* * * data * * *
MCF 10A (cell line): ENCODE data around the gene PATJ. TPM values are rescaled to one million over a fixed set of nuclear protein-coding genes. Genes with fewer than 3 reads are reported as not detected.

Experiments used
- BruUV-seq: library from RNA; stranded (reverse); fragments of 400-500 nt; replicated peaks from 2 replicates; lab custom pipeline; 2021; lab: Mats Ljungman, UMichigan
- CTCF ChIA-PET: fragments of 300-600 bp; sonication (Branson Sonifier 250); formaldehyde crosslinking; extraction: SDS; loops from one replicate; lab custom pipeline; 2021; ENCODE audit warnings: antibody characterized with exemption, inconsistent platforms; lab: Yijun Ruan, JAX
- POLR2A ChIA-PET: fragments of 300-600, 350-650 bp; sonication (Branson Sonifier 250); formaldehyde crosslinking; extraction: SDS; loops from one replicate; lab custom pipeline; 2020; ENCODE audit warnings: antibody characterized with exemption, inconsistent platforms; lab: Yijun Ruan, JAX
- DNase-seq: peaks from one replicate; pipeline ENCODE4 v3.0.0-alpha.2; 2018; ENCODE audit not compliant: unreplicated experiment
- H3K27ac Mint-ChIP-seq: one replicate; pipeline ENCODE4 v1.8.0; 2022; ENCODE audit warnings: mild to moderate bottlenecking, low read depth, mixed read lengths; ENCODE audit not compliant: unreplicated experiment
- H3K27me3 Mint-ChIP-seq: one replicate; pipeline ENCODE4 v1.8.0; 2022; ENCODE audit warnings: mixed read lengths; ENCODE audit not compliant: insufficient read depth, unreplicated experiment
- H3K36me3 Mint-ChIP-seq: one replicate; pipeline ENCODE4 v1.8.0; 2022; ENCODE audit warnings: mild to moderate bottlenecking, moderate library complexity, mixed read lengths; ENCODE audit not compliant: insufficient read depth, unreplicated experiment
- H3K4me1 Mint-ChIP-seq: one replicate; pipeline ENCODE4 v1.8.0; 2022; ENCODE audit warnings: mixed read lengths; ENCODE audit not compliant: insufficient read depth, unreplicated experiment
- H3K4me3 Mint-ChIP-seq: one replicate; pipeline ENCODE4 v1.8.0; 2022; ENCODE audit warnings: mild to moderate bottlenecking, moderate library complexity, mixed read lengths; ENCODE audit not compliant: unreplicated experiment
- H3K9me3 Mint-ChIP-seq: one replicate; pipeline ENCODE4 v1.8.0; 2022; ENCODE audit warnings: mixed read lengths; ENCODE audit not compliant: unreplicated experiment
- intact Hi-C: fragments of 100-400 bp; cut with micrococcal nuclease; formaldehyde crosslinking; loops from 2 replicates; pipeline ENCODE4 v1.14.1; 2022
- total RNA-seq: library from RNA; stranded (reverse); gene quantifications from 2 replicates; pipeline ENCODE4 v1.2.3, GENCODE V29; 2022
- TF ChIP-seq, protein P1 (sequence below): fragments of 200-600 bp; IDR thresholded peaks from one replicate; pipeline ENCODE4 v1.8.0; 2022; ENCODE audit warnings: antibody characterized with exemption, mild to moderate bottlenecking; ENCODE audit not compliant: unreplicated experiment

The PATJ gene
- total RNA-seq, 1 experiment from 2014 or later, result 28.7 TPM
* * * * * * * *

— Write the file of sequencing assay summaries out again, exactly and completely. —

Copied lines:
MCF 10A (cell line): ENCODE data around the gene PATJ. TPM values are rescaled to one million over a fixed set of nuclear protein-coding genes. Genes with fewer than 3 reads are reported as not detected.

Experiments used
- BruUV-seq: library from RNA; stranded (reverse); fragments of 400-500 nt; replicated peaks from 2 replicates; lab custom pipeline; 2021; lab: Mats Ljungman, UMichigan
- CTCF ChIA-PET: fragments of 300-600 bp; sonication (Branson Sonifier 250); formaldehyde crosslinking; extraction: SDS; loops from one replicate; lab custom pipeline; 2021; ENCODE audit warnings: antibody characterized with exemption, inconsistent platforms; lab: Yijun Ruan, JAX
- POLR2A ChIA-PET: fragments of 300-600, 350-650 bp; sonication (Branson Sonifier 250); formaldehyde crosslinking; extraction: SDS; loops from one replicate; lab custom pipeline; 2020; ENCODE audit warnings: antibody characterized with exemption, inconsistent platforms; lab: Yijun Ruan, JAX
- DNase-seq: peaks from one replicate; pipeline ENCODE4 v3.0.0-alpha.2; 2018; ENCODE audit not compliant: unreplicated experiment
- H3K27ac Mint-ChIP-seq: one replicate; pipeline ENCODE4 v1.8.0; 2022; ENCODE audit warnings: mild to moderate bottlenecking, low read depth, mixed read lengths; ENCODE audit not compliant: unreplicated experiment
- H3K27me3 Mint-ChIP-seq: one replicate; pipeline ENCODE4 v1.8.0; 2022; ENCODE audit warnings: mixed read lengths; ENCODE audit not compliant: insufficient read depth, unreplicated experiment
- H3K36me3 Mint-ChIP-seq: one replicate; pipeline ENCODE4 v1.8.0; 2022; ENCODE audit warnings: mild to moderate bottlenecking, moderate library complexity, mixed read lengths; ENCODE audit not compliant: insufficient read depth, unreplicated experiment
- H3K4me1 Mint-ChIP-seq: one replicate; pipeline ENCODE4 v1.8.0; 2022; ENCODE audit warnings: mixed read lengths; ENCODE audit not compliant: insufficient read depth, unreplicated experiment
- H3K4me3 Mint-ChIP-seq: one replicate; pipeline ENCODE4 v1.8.0; 2022; ENCODE audit warnings: mild to moderate bottlenecking, moderate library complexity, mixed read lengths; ENCODE audit not compliant: unreplicated experiment
- H3K9me3 Mint-ChIP-seq: one replicate; pipeline ENCODE4 v1.8.0; 2022; ENCODE audit warnings: mixed read lengths; ENCODE audit not compliant: unreplicated experiment
- intact Hi-C: fragments of 100-400 bp; cut with micrococcal nuclease; formaldehyde crosslinking; loops from 2 replicates; pipeline ENCODE4 v1.14.1; 2022
- total RNA-seq: library from RNA; stranded (reverse); gene quantifications from 2 replicates; pipeline ENCODE4 v1.2.3, GENCODE V29; 2022
- TF ChIP-seq, protein P1 (sequence below): fragments of 200-600 bp; IDR thresholded peaks from one replicate; pipeline ENCODE4 v1.8.0; 2022; ENCODE audit warnings: antibody characterized with exemption, mild to moderate bottlenecking; ENCODE audit not compliant: unreplicated experiment

The PATJ gene
- total RNA-seq, 1 experiment from 2014 or later, result 28.7 TPM